Do you ever put your images into public domain?

I was wondering do you guys ever put your images out into the public domains? I see that most people that have - let’s say - better quality images, almost never put them in PD. Why is that?

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Do you mean, a completely open license? I use CC-BY, and most iNatters use CC-BY-NC.


I’ve seen what you mean. I license all my iNat photos as CC0, but they are just low-to-medium quality cell phone pictures. People with really nice photos are likely to have invested a lot of time and money into their photography and are usually serious hobbyists or semi/professional photographers. They often opt for an all-rights-reserved license, and I assume they want to retain copyright so they would have to be compensated for any use of their work by others.


I agree, people with nice photos have often invested time/money/effort. Even if they don’t want monetary compensation, they probably would still like recognition via attribution, so they might not go full PD in that case.


I recently switched my photos to PD. I do take nice photos, but lots of Fungi and they are my contributions to science. I don’t really care to monetize that. It’s like volunteering for me.


I don’t know the quality of my photos, but sometimes they are used by other people, I believe in no value of strict licences, they stop good people from using observations (and importing to GBIF) and never stop other people from stealing photos. Everything I have is CC BY-NC with hope to see people using links back to iNat.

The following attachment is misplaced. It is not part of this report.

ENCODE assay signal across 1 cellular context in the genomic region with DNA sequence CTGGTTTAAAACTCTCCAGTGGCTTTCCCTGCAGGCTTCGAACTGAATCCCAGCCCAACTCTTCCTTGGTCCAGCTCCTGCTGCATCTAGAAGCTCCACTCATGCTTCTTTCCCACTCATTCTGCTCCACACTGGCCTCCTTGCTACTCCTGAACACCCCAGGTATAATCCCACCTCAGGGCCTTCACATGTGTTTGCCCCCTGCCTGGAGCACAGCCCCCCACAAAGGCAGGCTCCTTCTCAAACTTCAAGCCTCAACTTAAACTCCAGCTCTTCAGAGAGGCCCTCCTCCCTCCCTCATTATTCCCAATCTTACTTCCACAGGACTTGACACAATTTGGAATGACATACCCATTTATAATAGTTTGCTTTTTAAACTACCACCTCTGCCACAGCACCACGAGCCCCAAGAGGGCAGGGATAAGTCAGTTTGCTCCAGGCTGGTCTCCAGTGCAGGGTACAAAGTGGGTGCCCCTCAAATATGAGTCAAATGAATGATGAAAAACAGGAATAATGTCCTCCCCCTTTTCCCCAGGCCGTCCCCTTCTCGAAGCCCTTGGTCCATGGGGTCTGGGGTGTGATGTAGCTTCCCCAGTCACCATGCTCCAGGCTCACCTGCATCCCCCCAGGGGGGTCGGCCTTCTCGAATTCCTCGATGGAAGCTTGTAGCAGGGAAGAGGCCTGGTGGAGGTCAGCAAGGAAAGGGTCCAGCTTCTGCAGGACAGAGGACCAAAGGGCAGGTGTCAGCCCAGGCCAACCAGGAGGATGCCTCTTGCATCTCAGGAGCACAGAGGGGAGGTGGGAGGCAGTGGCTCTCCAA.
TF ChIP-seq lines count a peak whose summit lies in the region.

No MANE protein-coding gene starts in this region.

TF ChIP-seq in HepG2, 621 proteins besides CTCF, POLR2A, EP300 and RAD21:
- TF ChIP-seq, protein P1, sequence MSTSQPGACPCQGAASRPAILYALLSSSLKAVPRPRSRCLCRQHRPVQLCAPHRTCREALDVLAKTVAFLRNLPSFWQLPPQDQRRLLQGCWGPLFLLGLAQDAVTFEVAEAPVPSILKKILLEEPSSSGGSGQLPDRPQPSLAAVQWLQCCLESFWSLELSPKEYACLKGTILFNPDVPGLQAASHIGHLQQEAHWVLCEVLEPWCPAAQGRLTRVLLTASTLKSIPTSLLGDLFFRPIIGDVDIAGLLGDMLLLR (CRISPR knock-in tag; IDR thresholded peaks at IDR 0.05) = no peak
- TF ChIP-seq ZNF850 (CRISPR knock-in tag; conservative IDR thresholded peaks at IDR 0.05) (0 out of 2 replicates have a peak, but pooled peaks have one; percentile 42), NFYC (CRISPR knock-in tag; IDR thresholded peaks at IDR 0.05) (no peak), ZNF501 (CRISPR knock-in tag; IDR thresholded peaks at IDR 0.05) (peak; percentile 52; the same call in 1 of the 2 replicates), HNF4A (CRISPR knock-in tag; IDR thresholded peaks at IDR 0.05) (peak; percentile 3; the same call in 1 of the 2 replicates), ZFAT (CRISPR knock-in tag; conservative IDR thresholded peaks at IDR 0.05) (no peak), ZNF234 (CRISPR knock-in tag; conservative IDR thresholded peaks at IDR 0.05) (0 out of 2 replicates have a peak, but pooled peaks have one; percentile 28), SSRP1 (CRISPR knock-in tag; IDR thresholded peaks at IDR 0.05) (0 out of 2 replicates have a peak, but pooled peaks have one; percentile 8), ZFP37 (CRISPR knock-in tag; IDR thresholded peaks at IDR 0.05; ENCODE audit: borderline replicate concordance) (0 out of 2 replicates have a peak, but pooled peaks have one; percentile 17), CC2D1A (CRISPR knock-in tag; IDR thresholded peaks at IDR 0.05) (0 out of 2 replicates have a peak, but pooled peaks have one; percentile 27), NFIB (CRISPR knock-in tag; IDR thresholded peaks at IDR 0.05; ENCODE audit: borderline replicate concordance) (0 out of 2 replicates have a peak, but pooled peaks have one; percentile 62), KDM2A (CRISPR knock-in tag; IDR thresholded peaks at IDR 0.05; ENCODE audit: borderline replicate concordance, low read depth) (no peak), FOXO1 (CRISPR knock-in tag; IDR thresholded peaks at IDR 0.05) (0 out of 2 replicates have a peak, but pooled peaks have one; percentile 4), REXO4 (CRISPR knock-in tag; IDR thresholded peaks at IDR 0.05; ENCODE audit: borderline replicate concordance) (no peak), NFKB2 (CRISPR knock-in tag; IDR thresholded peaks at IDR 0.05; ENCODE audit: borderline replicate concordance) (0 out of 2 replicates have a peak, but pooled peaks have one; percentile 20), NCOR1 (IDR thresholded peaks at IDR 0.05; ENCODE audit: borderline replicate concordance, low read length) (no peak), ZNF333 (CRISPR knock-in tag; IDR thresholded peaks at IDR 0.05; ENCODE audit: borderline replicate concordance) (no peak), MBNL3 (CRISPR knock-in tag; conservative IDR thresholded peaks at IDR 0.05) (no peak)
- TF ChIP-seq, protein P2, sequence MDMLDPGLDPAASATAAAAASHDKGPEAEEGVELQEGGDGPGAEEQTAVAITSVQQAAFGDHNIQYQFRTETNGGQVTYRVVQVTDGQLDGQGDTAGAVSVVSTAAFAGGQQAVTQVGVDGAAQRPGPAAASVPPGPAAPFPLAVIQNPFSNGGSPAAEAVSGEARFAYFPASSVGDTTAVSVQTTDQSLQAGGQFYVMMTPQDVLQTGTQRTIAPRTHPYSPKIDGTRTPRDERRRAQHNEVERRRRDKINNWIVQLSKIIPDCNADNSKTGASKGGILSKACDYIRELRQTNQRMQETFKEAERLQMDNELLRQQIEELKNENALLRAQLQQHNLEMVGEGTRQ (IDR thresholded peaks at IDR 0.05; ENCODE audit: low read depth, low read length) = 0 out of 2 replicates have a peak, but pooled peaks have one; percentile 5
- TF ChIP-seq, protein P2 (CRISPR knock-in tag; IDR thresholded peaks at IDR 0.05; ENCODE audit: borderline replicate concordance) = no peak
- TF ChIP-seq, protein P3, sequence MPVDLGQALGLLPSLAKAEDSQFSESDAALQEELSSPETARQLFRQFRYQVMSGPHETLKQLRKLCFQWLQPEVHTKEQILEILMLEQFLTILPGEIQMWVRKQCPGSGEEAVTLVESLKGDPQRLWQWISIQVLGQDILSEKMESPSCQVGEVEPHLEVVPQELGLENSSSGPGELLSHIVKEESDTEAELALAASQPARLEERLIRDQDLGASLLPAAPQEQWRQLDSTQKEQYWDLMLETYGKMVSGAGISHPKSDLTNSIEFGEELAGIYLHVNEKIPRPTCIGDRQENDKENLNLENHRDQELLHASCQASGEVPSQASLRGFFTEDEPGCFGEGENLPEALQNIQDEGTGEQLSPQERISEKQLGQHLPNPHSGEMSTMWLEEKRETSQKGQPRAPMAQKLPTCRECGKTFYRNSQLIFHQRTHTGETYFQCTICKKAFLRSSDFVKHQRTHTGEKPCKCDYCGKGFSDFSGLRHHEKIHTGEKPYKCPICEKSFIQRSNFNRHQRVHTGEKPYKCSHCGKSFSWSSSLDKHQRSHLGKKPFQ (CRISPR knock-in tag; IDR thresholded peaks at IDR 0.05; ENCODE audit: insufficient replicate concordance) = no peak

That’s true. And it also gives the photographer the right to decline use of their content in projects they don’t like, whereas CC-BY or CC0 means the photos can be used by anyone for any reason.


I don’t put my images in public domain, typically, but if asked, I am generally pleased to have them used for educational purposes. It’s really easy to ask.

All the images that I gave to Wikimedia are in the public domain, but as far as I know, only one of them is used on iNaturalist.

My photos are licensed as CC-BY because while I have no objections to their use on Wikipedia, field guides, other websites etc, I would like recognition if someone wants to use them. I find it unlikely that anyone would, though, since although some of them are pretty good, they’re definitely not professional-grade.

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